The true story of this pic­ture... the toi­let in­ci­dent no­body knows about and the ex­tra­or­di­nary thing that hap­pened next

Glamorgan Gazette - - News -

the ruck, and a num­ber of Brid­gend sup­port­ers vented their dis­gust at what had hap­pened. The home play­ers were none too im­pressed, as well.

“I had a good view of the in­ci­dent and it was a proper stamp,” said Thomas.

“He also seemed to have a se­cond go.

“There were other peo­ple stamped on dur­ing the game as well.

“But our for­wards gave a big ac­count of them­selves and stood their ground against a strong New Zealand pack.

“I re­mem­ber John Bil­lot’s re­port in the Western Mail the next day. He was unim­pressed with the way the All Blacks had con­ducted them­selves, while a Kiwi jour­nal­ist whose re­port I heard about put blame on Brid­gend.

“But there was no ex- cuse for what hap­pened to John.

“It was an aw­ful in­ci­dent.”

He’s not back on is he?: Hav­ing been stitched up, JPR un­be­liev­ably re­turned to the field of play.

It dou­ble un­der­lined the mind­set of player who set new stan­dards for courage on a rugby field.

He was later asked, a shade bluntly, if he had a screw loose by re­turn­ing to the fray that day against New Zealand, to which he replied: “Things were dif­fer­ent in those days.

“I was the cap­tain and felt I had a re­spon­si­bil­ity to my team. You wouldn’t be al­lowed back onto the pitch in that con­di­tion now.” The Un­seen Dustup The match ended with New Zealand grind­ing out a 17-6 win which didn’t do jus­tice to the fight Brid­gend had put up.

There was more than a touch of ill feel­ing after a game that had been punc­tu­ated by sledg­ing.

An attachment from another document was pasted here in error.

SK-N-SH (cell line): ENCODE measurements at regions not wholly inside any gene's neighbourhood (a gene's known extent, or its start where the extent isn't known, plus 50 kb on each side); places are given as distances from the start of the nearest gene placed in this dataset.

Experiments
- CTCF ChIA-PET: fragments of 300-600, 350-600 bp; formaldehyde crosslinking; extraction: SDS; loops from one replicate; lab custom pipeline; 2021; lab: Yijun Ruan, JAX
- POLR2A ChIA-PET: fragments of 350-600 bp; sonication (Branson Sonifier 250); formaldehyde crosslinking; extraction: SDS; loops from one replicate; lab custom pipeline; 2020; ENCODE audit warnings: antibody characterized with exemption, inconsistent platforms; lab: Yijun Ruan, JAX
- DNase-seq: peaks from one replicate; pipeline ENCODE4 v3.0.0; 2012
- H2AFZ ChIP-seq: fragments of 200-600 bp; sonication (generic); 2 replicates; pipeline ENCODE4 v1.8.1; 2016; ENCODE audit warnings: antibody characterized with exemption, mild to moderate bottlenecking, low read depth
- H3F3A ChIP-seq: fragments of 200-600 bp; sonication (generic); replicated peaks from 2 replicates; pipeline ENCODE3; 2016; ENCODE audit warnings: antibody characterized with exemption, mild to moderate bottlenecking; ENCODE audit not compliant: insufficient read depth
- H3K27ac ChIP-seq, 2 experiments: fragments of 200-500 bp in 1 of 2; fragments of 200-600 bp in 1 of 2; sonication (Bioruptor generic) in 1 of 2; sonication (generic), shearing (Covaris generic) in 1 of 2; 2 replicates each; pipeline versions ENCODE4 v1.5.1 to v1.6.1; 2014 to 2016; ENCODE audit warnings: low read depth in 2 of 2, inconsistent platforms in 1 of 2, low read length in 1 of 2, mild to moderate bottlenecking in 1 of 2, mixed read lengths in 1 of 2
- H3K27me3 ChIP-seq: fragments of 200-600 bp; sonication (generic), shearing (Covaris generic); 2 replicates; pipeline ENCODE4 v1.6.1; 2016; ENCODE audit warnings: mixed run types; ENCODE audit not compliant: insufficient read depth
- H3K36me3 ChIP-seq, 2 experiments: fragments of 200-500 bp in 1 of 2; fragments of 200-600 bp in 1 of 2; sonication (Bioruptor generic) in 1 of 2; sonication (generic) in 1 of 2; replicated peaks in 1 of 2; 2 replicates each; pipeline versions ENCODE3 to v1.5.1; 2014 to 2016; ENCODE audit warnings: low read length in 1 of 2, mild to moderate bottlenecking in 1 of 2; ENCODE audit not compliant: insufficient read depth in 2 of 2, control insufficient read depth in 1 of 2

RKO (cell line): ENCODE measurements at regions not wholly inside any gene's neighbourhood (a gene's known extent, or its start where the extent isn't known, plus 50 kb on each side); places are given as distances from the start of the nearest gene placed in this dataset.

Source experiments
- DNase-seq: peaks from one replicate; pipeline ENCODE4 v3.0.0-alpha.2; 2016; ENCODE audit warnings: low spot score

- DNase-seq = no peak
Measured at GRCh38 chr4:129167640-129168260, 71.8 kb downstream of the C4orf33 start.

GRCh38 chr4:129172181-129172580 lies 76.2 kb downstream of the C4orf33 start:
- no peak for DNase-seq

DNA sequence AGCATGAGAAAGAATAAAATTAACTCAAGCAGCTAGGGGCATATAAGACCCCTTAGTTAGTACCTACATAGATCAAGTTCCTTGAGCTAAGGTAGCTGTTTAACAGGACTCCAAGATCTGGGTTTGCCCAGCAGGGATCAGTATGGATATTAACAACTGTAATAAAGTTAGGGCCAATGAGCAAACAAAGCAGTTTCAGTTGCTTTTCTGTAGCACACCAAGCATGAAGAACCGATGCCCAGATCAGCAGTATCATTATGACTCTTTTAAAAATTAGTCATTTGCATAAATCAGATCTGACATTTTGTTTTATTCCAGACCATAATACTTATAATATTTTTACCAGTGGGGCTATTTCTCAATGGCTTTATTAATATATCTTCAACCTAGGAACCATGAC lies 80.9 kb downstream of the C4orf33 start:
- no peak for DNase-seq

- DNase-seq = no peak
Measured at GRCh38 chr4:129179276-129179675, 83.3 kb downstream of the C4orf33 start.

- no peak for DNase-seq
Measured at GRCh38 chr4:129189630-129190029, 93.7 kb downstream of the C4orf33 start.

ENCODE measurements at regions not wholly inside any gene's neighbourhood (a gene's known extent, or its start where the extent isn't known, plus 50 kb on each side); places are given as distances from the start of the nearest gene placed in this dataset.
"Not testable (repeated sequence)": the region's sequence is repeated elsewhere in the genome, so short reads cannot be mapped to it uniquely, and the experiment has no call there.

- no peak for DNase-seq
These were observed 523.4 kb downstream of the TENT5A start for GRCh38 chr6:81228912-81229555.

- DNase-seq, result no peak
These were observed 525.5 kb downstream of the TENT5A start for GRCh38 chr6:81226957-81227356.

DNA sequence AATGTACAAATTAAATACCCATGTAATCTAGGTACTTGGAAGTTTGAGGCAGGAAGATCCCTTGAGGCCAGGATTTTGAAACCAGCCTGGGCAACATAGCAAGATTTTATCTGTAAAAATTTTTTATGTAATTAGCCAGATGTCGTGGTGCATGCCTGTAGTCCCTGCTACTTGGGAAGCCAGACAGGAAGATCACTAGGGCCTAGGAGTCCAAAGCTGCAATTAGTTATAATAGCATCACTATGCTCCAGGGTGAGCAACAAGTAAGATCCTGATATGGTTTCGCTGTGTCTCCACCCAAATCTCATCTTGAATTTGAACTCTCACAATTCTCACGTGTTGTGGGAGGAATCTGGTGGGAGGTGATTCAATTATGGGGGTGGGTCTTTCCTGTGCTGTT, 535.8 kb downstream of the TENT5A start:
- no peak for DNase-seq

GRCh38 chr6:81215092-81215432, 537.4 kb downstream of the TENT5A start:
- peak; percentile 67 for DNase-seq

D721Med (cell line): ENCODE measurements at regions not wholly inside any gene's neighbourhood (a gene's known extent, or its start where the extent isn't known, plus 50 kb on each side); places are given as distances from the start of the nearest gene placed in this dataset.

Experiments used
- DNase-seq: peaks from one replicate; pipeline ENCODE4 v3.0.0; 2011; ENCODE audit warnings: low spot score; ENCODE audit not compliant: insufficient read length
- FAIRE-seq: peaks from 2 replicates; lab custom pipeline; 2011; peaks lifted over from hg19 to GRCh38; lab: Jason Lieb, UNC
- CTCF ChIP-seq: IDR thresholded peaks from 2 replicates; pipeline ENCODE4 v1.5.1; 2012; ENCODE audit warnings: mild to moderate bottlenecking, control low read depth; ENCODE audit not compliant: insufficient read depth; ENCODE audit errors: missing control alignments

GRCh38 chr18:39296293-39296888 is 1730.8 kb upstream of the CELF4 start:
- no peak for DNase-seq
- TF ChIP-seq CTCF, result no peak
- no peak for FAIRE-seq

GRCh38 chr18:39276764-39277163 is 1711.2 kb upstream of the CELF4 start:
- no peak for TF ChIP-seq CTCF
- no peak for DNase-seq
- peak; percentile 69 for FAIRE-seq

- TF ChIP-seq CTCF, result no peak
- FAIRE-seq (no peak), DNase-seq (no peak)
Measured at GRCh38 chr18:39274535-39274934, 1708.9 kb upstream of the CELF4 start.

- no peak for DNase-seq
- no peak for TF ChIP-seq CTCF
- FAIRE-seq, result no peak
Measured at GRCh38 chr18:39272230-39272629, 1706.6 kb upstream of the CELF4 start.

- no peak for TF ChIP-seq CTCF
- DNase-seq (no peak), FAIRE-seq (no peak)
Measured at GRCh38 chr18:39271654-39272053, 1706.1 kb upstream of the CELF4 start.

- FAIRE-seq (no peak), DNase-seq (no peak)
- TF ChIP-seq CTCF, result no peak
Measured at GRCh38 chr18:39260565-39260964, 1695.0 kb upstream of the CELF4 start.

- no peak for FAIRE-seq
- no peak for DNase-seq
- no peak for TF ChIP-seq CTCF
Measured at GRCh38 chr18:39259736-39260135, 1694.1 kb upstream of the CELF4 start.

Things boiled over in the toi­let area of the dress­ing rooms when a Brid­gend for­ward queried aloud whether for­mer All Blacks prop Kent Lam­bert spelled his first name with a C.

“There were a few shenani­gans after the match,” said Thomas.

“One of our boys made a re­mark which didn’t ex­actly go down well and when an ob­jec­tion came in, he told the bloke in ques­tion to go forth and mul­ti­ply or some­thing close to that.

“There was never a ques­tion of any­one back- ing down be­cause we were up against the All Blacks.”

The Din­ner Still more af­ters was to be served up at the ex­tra­or­di­nary post-match din­ner.

Mak­ing a speech, JPR’s fa­ther wasn’t afraid to draw at­ten­tion to the in­ci­dent that had seen his son so badly in­jured.

It prompted a mass walk-out of All Blacks.

But after watch­ing footage of the in­ci­dent, the full-back him­self was sure there was a case to an­swer.

“When I saw the re­play there was no doubt it was de­lib­er­ate,” he said.

The episode, from the stamp to the in­jury and the speech, made world­wide head­lines.

What hap­pened next: There was noth­ing re­sem­bling an apol­ogy from Ash­worth un­til a cou­ple liv­ing close to Wil­liams re­turned home with a bot­tle of wine.

They had been on a cricket tour to New Zealand, where Ash­worth was by then the owner of a vine­yard.

He gave Wil­liams’s friend a bot­tle to pass on to his old ad­ver­sary.

“I should be grate­ful but I won’t be send­ing him a Christ­mas card,” said Wil­liams.

This week, the great No 15 was still wait­ing for some­one to ut­ter the word ‘sorry’.

“I have never had an apol­ogy,” he told our web­site WalesOn­line.

“New Zealand even named him as a sub­sti­tute for the game with the Bar­bar­ians the fol­low­ing Satur­day, a case of rub­bing salt in the wound if ever there was one.

“The match ended with the crowd boo­ing.

“The wine? A bot­tle of white wine was de­liv­ered to my house years later.

“It didn’t taste that good.”

The whole episode still leaves a bad taste, then? “It’s been a long time now, but one of the prob­lems about New Zealand is that they tend not to apol­o­gise when they are wrong,” he added.

Wil­liams is re­mem­bered as the bravest of brave rugby play­ers.

“What was bril­liant about John is that he played for Brid­gend as he played for Wales and the Li­ons,” said Thomas.

“He only knew one way to play, with to­tal com­mit­ment and to­tal courage, and he de­serves ev­ery ac­co­lade that has come his way over the years.”

Ash­worth? Only this year he was voted top of an All Blacks’ list of on­pitch bad boys by New Zealand Herald writer Chris Rattue.

Time doesn’t heal all wounds.

A blood-soaked JPR Wil­liams leaves the field for treat­ment after be­ing stamped on while play­ing for Brid­gend against New Zealand in 1978

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